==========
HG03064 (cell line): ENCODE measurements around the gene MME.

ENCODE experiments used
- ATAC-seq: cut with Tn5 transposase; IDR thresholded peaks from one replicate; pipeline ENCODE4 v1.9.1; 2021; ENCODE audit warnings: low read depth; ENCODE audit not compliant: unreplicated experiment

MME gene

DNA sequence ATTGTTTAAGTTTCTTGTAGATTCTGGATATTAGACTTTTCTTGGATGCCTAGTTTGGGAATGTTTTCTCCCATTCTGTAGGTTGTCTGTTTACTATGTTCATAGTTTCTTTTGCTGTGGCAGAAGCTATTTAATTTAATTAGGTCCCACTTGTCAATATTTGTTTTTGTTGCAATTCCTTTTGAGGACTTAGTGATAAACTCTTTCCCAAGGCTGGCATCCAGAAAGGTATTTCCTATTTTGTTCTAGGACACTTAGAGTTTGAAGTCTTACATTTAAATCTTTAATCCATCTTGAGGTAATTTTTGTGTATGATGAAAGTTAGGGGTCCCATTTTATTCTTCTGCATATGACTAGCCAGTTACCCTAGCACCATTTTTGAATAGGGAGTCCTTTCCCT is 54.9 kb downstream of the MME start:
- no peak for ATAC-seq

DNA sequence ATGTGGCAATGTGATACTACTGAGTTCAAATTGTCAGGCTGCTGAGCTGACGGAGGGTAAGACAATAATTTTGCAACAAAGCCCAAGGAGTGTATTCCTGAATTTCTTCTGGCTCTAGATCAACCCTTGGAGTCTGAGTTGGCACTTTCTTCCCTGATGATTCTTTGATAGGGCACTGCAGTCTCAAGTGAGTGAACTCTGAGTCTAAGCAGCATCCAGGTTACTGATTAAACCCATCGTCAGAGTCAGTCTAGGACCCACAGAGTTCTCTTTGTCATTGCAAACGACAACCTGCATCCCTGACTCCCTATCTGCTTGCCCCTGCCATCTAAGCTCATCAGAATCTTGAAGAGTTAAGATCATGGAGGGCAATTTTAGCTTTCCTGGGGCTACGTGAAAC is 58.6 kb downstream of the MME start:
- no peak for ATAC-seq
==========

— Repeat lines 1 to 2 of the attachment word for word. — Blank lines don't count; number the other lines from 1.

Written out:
HG03064 (cell line): ENCODE measurements around the gene MME.

ENCODE experiments used